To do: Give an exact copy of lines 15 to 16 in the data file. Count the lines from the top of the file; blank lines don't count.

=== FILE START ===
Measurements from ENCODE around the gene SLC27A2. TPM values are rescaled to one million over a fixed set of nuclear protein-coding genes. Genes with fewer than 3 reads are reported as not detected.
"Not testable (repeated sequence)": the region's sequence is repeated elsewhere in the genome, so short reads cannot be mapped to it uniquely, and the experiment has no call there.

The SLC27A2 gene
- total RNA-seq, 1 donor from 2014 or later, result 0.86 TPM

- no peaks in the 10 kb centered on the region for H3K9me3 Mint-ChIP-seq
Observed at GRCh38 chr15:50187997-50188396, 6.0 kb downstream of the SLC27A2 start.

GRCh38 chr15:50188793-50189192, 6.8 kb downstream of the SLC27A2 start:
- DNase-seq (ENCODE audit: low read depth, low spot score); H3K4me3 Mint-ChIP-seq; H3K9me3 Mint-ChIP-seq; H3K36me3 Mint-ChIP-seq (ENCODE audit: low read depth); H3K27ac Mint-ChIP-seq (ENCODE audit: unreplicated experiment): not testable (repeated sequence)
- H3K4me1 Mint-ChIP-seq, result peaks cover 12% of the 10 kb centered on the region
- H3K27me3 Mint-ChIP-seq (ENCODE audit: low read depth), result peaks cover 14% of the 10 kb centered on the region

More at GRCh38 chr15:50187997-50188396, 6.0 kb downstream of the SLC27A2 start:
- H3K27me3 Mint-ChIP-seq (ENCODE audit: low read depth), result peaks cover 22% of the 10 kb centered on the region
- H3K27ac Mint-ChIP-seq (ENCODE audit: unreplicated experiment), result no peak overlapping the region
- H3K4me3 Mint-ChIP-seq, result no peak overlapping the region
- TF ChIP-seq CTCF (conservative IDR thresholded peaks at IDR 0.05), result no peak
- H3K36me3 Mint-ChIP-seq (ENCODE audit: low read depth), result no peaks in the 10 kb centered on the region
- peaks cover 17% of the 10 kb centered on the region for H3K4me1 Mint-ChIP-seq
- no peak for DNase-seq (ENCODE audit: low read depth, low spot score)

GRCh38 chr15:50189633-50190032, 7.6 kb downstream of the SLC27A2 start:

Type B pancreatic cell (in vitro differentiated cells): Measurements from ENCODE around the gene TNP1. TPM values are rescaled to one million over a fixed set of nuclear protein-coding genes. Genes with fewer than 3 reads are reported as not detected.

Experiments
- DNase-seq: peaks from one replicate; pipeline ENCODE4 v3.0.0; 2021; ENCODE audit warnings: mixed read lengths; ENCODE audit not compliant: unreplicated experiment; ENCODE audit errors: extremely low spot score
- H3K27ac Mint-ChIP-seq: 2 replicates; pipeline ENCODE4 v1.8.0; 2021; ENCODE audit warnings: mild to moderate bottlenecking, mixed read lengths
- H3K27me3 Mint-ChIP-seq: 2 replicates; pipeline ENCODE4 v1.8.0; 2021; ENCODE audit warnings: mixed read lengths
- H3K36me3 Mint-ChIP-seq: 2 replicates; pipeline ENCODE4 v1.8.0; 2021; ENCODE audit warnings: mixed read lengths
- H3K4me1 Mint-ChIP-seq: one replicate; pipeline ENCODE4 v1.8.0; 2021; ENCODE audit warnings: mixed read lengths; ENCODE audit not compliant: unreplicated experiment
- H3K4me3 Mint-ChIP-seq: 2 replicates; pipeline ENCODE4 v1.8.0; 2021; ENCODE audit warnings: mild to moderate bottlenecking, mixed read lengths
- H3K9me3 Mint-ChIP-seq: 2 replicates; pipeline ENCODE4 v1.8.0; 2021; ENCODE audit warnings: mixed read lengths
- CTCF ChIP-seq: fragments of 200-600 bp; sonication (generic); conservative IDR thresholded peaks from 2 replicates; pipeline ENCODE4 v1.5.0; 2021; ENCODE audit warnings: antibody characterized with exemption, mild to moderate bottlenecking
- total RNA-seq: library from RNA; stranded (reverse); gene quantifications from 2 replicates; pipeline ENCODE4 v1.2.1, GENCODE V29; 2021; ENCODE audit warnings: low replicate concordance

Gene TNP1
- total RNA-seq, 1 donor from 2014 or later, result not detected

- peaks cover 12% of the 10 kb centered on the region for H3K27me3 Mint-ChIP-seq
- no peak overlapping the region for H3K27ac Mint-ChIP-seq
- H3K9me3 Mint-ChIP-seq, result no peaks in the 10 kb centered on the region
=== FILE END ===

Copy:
- TF ChIP-seq CTCF (conservative IDR thresholded peaks at IDR 0.05), result no peak
- H3K36me3 Mint-ChIP-seq (ENCODE audit: low read depth), result no peaks in the 10 kb centered on the region